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By two simple Google searches, I find that "split up the mesh" is significantly more common than "split the mesh up", with 480,000 hits versus only 2,930.

However, when I replace "the mesh" with "it" (consider "it" as referring to the mesh) the result is reversed: "split up it" sounds weird, and it only has 848,000 hits, of which most (if not all) seem to have different meanings than what I intended for that expression (the same meaning as with "split up the mesh"), while "split it up" sounds right and has 1,560,000 hits, of which most seem to have the same meaning as I intended.

To me it seems like when I swapped "the mesh" out for "it," the correct order of the words also switched. Is this correct, and why is that in that case? Is this switching behavior common in English?

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  • Yes, that's correct. Split up is a Phrasal Verb, which consists of a verb split and a "particle" up (which you could think of as attached to the verb with a rubber band). It's transitive, so its direct object can go either after the particle or between the verb and the particle. The longer the object is, the more likely it is to come after. But if the direct object is a pronoun (it, him,...) then it has to go between the verb and the particle. The name of the rule is "Particle shift". Commented Jan 12, 2023 at 1:38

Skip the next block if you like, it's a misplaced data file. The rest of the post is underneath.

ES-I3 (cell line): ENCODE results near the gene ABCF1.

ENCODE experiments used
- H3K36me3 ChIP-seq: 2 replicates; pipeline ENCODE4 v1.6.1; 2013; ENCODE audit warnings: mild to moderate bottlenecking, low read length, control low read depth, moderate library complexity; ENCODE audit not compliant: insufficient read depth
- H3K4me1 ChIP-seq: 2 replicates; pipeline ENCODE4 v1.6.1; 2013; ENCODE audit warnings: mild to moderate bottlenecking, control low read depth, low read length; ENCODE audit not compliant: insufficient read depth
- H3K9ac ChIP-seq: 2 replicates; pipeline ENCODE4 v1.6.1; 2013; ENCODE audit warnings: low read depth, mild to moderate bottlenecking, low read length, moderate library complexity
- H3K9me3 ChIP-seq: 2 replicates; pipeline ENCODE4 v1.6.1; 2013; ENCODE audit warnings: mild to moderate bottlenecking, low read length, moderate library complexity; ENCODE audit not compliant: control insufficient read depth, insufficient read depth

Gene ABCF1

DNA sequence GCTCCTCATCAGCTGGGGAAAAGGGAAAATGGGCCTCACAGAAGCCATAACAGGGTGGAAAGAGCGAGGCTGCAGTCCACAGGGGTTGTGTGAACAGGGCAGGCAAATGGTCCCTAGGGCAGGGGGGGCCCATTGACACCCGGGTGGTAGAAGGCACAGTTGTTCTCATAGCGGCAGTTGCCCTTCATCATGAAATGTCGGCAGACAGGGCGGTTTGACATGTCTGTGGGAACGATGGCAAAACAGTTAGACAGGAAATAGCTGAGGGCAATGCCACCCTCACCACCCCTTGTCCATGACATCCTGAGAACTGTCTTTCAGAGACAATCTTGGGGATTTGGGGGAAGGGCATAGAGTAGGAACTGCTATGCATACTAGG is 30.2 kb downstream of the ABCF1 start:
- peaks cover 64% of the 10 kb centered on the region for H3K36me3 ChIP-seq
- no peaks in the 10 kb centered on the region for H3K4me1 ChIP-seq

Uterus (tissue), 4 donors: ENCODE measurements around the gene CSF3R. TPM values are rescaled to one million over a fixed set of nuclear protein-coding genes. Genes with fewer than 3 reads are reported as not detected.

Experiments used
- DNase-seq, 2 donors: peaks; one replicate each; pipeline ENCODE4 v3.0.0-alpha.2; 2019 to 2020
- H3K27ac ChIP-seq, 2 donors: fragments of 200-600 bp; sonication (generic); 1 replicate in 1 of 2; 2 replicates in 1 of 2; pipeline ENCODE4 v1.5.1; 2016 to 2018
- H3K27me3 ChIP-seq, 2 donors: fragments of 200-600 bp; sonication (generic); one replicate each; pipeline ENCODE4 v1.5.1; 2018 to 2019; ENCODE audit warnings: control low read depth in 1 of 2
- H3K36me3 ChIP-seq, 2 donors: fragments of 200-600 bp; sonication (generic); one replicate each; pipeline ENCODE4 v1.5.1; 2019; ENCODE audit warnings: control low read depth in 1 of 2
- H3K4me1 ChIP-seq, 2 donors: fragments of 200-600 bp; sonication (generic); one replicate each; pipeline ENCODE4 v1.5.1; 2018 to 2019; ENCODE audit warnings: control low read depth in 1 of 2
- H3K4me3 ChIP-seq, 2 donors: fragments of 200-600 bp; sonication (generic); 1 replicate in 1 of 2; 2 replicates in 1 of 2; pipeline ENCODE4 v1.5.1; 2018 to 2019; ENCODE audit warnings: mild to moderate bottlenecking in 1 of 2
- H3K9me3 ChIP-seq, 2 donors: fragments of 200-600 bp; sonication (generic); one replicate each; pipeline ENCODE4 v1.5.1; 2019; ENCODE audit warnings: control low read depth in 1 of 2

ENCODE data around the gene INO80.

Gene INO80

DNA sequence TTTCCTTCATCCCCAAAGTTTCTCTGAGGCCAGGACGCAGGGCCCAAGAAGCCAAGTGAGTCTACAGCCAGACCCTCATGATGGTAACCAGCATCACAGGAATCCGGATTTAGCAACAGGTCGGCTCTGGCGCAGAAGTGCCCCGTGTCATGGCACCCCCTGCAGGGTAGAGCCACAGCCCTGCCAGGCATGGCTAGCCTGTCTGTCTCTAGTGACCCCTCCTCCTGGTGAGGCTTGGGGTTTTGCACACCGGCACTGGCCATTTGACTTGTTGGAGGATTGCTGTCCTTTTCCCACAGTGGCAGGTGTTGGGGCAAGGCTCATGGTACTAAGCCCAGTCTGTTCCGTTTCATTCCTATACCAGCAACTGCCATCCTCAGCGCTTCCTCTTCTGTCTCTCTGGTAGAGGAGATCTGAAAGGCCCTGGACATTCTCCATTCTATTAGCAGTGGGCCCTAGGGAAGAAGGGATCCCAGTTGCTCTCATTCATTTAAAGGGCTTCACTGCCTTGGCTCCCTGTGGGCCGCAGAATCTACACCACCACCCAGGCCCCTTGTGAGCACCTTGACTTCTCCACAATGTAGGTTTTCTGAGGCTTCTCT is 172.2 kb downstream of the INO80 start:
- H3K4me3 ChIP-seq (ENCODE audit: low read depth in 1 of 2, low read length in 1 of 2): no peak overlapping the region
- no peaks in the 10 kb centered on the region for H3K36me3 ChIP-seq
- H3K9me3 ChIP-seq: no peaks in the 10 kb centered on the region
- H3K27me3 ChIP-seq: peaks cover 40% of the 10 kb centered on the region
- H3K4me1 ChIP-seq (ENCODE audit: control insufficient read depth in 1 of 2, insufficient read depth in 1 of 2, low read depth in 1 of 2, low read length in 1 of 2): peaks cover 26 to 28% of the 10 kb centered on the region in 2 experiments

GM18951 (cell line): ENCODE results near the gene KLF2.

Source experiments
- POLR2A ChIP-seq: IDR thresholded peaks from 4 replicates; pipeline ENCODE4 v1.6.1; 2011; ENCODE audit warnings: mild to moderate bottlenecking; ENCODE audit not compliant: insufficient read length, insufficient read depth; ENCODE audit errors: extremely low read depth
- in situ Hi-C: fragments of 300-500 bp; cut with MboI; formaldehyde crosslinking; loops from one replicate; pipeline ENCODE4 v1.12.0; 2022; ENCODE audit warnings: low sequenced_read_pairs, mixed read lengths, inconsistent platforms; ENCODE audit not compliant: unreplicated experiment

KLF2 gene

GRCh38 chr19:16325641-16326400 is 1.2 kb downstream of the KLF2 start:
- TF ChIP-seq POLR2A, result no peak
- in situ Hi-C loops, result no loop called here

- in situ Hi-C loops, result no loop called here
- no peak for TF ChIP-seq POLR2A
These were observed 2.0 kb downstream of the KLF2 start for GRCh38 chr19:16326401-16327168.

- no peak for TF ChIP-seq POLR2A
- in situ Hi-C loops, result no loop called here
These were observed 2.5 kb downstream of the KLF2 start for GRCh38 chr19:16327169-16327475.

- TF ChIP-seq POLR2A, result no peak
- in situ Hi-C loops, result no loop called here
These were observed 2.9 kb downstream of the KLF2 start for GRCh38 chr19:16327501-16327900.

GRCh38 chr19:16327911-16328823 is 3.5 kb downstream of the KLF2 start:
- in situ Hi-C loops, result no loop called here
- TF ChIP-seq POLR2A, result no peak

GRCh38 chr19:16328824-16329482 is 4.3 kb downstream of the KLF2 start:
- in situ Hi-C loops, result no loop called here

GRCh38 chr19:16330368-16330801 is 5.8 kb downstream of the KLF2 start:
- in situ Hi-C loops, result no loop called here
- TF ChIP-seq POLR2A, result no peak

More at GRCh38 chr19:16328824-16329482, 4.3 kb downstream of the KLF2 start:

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"Split up" is a phrasal verb, or more specifically a particle verb (see Wikipedia). In this case the particle is the word "up."

As that Wikipedia article notes, "the particle may come either before or after the object of the verb," but "when the object is a pronoun, the particle is usually placed afterwards," whereas "with nouns, it is a matter of familiar collocation or of emphasis."

Hence, since "it" is a pronoun, "split it up" would be more common, though technically "split up it" is also correct. By contrast, because "the mesh" is a noun rather than a pronoun, "split up the mesh" is fine.

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    Actually, I'm pretty sure that split up it is ungrammatical.
    – tchrist
    Commented Jan 12, 2023 at 1:31

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